If there’s a consolation to be had, one could argue, it’s that the drudgery to which the artist is exposed with such hypersensitivity between her big ideas is invariably the stuff from which those ideas are born. The clash of boredom and curiosity. Dread. When dread blossoms into fear and your schedule’s freedom allows for — condemns you to — hours and hours of awful aimless thought. Good stuff can come from that.
Noel is inconspicuous. Always a smile, chatting with ease about any odd thing, addressing her work only in passing and speaking of every project, however innovative or strenuous or ambitious it is, as though bringing it to life were no nobler a task than stocking shelves, or tending a bar, or waiting tables or studying for an exam. Which maybe it isn’t. Probably it isn’t. But she believes this. It’s not the sort of false modesty you might expect of somebody who’s accomplished as much as she has by this age. A number of gallery shows, four-figure sales. A resume to envy. A prodigiously talented and infernally bright artist with a relentless work ethic who indulges no posturing, no boisterous pride. Who creates her art for herself, loses herself in it the way that adamant runners, after two hours in motion, feel their stomach sink as they come to a stumbling stop and realize they don’t know where they are.
The devotion is such that you’d be compelled to believe that if she were maybe wholly without talent she would work at her craft nonetheless and would produce at each turn a piece at once poignant and peculiar, each thing earnest and bright, the bottling of a self and of so many hopes and concerns. An obsessive attentiveness to the project’s every facet and scathing self-assessment to belie whatever laxity she sports over a beer. Or three.
There’s this yarn store in the warehouse area across from The Falls. It has some backroom space that a person can rent out, use as a studio, and this is where she takes me one night at about 12:30 after another last-minute meeting at the Ale House. It’s about four blocks away. We walk. A homeless man stands shirtless in front of T.J. Maxx and caresses his stomach while staring at the moon and crooning what sounds like a children’s song about the days of the week.
She has a key to the yarn store — which makes me feel like no less a vandal to be standing at its doorstep after midnight — and lets us in. Lights are off. Ghostly outlines of shelves and their contents. The lights come on. The store’s aglow and looks like it’s open for business but it’s not. We’re unsupervised. There’s a weird feeling of responsibility. The trust that the storeowners have given to Noel now weighs on me and even though its only real request is Don’t steal our shit I feel nervous, like something’s expected of me. But Noel is calm and cool and her attitude, as ever, is contagious. I loosen up. She leads us through the store, the back half of which remains unlit, to a door that opens into her new studio.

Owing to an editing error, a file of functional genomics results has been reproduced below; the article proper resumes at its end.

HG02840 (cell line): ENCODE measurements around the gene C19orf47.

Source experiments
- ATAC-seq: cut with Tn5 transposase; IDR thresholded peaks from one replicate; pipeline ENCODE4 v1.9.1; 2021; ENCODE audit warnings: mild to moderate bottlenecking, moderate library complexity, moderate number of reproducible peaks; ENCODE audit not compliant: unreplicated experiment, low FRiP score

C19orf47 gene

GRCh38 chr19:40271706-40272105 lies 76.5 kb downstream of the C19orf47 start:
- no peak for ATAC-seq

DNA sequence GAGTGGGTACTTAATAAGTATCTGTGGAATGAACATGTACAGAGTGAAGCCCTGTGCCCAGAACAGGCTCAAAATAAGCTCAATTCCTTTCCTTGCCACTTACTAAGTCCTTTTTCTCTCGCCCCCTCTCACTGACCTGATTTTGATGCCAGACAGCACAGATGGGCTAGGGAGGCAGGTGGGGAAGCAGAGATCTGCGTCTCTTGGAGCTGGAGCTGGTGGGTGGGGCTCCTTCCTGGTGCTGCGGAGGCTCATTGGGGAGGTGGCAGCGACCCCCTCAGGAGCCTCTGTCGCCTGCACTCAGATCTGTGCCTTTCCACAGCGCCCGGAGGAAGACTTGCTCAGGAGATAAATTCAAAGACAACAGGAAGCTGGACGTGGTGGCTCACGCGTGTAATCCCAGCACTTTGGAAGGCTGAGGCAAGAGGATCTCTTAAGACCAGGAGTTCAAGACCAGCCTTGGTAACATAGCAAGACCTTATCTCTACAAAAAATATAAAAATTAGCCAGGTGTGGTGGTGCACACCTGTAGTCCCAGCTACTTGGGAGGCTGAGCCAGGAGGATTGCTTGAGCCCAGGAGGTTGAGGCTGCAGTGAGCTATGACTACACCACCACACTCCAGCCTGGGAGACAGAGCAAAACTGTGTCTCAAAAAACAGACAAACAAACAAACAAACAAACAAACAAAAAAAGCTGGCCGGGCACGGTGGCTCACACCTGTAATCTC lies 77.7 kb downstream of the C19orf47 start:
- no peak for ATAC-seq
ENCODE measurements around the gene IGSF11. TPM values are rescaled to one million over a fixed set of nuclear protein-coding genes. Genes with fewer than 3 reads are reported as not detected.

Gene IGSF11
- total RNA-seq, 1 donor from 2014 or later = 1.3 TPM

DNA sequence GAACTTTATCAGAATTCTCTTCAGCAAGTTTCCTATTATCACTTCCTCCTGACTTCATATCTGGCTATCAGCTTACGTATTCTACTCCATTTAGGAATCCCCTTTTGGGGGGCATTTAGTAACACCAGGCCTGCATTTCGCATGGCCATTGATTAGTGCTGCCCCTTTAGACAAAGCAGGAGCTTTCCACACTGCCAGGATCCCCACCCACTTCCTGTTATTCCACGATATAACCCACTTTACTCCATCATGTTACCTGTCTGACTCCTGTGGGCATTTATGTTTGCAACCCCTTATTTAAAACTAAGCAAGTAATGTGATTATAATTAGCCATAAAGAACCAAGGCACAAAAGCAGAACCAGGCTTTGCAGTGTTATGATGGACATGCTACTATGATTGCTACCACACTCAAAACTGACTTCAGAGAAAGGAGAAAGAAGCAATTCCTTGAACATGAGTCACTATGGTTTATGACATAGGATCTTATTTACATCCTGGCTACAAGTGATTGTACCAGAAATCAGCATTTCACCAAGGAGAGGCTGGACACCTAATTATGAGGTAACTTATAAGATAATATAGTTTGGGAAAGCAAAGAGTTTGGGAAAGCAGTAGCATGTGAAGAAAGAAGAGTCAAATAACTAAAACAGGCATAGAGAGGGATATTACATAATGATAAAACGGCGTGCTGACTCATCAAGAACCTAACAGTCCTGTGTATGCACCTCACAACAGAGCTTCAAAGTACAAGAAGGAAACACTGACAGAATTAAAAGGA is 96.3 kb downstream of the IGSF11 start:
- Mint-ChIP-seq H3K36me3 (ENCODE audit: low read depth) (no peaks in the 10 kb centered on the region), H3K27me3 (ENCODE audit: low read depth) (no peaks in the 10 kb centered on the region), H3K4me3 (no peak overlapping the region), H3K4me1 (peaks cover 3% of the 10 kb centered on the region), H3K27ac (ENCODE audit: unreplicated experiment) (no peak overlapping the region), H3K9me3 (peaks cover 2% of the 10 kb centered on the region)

The first thing I notice is her grandfather’s workbench. Full white. Painted, restored.
Paintings large and small from the past few years lean vulnerable against various walls
(“Being an artist is an acceptable form of hoarding”)
and seeing these paintings like this in the back room of a yarn store as opposed to her storage room at home, where she can look over and protect them constantly, reminds me of a particular piece she made a few years ago called “An Erosive Discourse”. It’s a painting, a self-portrait of sorts, and the painting is placed into a wall-mounted drawer, enclosed in a wooden box, with a handle on its right-hand side. Viewers are to approach the box on the wall, grab the handle, and pull it open to reveal the painting. Thing is, there’s a sheet of sandpaper inside the drawer as well, touching the canvas. Each time the painting is pulled out for a look, the sandpaper rubs away a little more of it. The more it’s looked at, the more it’s exposed and appreciated, the closer it gets to extinction. The artist has engineered her piece’s creation and destruction side by side.
She talks, too, about immortality.
Little by little, the painting erodes; just as, little by little, the workbench disappears: to the bugs, the elements; the successors who trade its parts. The lovers leave. The elders die. The homes in which we’re raised are emptied and stripped and occupied thereafter by ghosts, spectral or other, whose inhabitancy affords its survivors no warmth. No meaning. And she goes ahead and she paints. Noel at 23. Noel out of college and working. Waiting for an idea. She builds her wall and she colors it blue and in the back half of a yarn store, entering through the alley, she takes off her shoes and she puts up her hair.
A few weeks pass before I visit her studio again. The alleyway behind the yarn store in which she’s taken up residence isn’t terribly dark, the lighting’s actually pretty decent, but you’d almost wish it was darker because the lighting afforded by streetlights and buzzing fluorescent tubes creates a distinctive sort of clutch-your-purse atmosphere and even folks of stony-looking dispositions are walking quickly, few that there are. The vast and strangely silent parking lot that precedes the alleyway — the latter of which is itself about as broad as three men standing shoulder-to-shoulder — is creepy; the tunnel that precedes that parking lot is creepy. This is all so phenomenally unsettling that it feels almost dreamlike, fake, and the darkness beyond streetlight’s reach is so flat and opaque as to almost make you feel trapped in open space.